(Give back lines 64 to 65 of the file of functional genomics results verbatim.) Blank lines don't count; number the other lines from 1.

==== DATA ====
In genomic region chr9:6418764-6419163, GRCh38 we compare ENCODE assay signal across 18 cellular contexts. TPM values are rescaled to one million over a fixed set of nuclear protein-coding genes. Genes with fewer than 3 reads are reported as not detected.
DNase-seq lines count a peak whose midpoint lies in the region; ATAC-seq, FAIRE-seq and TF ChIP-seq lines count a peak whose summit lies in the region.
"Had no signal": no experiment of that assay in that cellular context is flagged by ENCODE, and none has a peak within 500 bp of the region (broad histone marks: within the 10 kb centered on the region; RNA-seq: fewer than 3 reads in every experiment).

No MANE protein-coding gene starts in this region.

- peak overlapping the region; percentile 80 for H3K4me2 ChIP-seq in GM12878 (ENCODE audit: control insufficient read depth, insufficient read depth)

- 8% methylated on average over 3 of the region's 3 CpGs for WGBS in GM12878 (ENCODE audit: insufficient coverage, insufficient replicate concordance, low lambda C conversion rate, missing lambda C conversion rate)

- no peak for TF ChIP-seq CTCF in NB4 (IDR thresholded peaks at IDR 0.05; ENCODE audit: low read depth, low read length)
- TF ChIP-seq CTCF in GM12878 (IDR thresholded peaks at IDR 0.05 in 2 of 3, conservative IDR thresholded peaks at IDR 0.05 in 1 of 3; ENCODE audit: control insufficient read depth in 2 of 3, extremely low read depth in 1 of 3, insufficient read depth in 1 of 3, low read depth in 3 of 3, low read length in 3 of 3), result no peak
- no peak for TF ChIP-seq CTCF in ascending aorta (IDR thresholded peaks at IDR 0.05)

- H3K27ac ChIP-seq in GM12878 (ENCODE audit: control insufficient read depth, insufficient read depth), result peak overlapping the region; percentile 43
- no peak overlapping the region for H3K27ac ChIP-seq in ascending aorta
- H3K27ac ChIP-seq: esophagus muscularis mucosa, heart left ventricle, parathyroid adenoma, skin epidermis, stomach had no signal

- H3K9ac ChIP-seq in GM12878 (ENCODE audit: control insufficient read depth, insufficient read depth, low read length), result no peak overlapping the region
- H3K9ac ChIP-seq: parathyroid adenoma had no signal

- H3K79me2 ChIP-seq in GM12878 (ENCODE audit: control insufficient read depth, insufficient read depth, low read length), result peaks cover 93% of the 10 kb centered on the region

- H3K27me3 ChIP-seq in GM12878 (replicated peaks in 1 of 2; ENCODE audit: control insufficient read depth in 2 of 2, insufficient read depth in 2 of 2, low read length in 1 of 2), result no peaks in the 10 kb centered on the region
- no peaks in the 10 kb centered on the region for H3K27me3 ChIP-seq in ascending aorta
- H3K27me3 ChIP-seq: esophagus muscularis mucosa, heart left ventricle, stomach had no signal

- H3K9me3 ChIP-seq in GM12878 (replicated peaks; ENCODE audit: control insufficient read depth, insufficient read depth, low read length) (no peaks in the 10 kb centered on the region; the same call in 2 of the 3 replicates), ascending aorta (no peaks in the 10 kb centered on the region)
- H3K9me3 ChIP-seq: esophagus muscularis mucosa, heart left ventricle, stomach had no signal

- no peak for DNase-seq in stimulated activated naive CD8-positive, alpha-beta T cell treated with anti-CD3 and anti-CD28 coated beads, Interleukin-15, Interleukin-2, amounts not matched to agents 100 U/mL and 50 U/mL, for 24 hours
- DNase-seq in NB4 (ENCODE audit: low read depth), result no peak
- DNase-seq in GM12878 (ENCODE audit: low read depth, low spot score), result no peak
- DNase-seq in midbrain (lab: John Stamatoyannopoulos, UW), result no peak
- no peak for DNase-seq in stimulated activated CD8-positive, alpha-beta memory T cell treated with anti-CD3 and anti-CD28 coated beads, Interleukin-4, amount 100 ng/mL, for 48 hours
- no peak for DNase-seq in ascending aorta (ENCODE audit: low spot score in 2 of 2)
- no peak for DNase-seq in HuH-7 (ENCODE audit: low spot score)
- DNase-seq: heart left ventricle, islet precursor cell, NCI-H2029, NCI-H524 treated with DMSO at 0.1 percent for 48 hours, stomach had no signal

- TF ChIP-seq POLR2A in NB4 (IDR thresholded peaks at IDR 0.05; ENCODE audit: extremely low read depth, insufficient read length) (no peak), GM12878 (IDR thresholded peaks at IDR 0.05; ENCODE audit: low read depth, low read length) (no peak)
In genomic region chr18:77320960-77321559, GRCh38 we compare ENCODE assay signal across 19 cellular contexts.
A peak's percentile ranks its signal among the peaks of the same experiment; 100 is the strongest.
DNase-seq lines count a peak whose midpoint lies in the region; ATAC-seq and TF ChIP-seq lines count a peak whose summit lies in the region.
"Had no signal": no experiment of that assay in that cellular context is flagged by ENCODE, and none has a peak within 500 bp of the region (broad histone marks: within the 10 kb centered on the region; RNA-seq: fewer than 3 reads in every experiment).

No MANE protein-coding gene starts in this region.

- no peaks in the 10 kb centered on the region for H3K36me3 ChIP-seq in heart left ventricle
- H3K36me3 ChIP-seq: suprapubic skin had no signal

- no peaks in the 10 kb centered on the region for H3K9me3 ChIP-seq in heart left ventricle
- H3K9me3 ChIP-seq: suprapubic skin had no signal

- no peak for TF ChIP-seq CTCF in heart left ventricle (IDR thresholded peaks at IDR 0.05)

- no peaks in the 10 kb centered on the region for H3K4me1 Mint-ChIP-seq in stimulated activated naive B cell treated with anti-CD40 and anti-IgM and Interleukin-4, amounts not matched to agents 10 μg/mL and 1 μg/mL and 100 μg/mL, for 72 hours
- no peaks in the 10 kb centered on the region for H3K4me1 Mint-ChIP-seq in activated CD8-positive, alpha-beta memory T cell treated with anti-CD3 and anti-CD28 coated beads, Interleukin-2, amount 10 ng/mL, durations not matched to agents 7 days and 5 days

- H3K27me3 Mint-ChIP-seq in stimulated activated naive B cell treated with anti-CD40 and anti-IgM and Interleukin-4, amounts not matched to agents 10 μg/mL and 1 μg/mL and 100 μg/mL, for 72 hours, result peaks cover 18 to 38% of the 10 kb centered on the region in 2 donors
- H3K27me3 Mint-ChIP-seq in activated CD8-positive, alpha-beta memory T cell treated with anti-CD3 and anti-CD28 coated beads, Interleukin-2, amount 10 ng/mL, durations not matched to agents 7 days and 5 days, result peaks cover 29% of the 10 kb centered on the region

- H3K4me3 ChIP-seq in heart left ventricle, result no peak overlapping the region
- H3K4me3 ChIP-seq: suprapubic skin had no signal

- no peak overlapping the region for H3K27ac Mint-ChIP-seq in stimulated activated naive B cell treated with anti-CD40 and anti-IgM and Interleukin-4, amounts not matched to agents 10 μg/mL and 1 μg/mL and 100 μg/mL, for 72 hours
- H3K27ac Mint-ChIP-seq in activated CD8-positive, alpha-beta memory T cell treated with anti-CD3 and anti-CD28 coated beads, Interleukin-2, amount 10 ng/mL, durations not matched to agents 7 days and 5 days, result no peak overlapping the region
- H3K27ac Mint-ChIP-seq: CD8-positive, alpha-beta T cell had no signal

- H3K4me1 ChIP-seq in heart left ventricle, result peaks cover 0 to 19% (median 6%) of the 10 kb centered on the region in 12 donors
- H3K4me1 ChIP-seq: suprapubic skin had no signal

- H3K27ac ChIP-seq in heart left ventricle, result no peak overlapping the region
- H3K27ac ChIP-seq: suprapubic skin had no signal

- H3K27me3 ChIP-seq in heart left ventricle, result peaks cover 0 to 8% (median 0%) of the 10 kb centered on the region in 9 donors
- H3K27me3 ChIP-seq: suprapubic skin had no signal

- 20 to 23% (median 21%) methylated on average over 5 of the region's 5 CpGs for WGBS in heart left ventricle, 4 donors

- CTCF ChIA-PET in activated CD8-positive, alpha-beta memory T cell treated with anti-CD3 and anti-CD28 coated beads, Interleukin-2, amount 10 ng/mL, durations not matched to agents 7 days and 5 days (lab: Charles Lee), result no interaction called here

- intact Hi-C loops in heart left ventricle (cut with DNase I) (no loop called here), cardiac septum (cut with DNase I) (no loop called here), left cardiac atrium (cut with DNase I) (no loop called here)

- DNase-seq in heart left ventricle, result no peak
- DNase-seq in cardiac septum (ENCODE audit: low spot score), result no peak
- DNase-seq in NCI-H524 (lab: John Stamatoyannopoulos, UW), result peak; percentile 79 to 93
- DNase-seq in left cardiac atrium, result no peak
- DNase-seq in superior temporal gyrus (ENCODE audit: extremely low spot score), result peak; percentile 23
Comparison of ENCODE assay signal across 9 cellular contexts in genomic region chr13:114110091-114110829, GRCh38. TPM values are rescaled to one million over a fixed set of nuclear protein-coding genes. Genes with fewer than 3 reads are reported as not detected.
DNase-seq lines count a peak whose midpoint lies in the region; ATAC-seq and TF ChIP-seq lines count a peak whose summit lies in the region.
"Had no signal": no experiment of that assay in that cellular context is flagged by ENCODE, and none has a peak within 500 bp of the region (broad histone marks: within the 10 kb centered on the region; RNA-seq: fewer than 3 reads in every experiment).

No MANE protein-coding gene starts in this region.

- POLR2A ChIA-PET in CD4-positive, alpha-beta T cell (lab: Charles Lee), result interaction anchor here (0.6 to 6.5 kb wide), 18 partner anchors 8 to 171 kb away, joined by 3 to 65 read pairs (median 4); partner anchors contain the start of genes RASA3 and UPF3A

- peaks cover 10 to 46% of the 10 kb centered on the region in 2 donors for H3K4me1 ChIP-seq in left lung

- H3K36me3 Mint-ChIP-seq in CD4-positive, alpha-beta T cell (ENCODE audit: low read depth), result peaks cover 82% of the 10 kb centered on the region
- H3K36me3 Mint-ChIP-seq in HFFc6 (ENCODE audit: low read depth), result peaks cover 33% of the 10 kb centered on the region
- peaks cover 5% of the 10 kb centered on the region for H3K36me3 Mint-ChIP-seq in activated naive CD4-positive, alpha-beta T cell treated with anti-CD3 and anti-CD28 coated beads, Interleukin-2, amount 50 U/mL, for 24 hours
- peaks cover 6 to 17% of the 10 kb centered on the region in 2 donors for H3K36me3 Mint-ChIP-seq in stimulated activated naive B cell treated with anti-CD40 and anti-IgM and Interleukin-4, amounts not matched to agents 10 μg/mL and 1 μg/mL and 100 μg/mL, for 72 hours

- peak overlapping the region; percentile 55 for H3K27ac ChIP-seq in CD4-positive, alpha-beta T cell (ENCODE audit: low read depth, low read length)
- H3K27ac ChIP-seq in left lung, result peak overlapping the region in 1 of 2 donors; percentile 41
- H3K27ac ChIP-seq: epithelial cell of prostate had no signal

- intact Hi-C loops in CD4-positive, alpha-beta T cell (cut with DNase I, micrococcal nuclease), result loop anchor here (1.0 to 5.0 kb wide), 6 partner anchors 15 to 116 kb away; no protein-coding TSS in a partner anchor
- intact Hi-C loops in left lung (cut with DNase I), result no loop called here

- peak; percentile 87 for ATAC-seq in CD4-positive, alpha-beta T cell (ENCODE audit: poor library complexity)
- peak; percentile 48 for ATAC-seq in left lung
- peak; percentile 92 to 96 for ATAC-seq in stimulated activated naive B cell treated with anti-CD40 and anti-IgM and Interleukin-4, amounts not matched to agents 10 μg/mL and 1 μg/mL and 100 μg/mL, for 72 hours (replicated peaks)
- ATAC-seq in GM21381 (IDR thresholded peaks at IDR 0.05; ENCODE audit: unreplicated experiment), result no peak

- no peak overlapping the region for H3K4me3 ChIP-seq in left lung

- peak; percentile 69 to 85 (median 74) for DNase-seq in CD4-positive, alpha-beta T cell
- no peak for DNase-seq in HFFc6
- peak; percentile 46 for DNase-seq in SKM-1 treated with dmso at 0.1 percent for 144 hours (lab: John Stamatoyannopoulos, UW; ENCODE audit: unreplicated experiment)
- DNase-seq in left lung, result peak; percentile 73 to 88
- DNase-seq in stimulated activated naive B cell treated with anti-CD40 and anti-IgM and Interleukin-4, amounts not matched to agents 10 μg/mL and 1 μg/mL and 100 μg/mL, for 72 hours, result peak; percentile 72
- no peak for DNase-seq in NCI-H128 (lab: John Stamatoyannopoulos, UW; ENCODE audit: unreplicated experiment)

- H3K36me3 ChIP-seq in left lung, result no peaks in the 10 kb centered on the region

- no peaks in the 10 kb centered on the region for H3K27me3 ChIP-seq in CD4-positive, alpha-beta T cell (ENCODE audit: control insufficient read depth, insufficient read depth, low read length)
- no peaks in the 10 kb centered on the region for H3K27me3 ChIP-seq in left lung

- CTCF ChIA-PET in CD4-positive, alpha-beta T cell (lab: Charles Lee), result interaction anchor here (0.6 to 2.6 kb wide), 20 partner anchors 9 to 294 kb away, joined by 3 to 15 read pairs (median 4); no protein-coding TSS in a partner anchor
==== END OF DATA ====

DNase-seq lines count a peak whose midpoint lies in the region; ATAC-seq and TF ChIP-seq lines count a peak whose summit lies in the region.
"Had no signal": no experiment of that assay in that cellular context is flagged by ENCODE, and none has a peak within 500 bp of the region (broad histone marks: within the 10 kb centered on the region; RNA-seq: fewer than 3 reads in every experiment).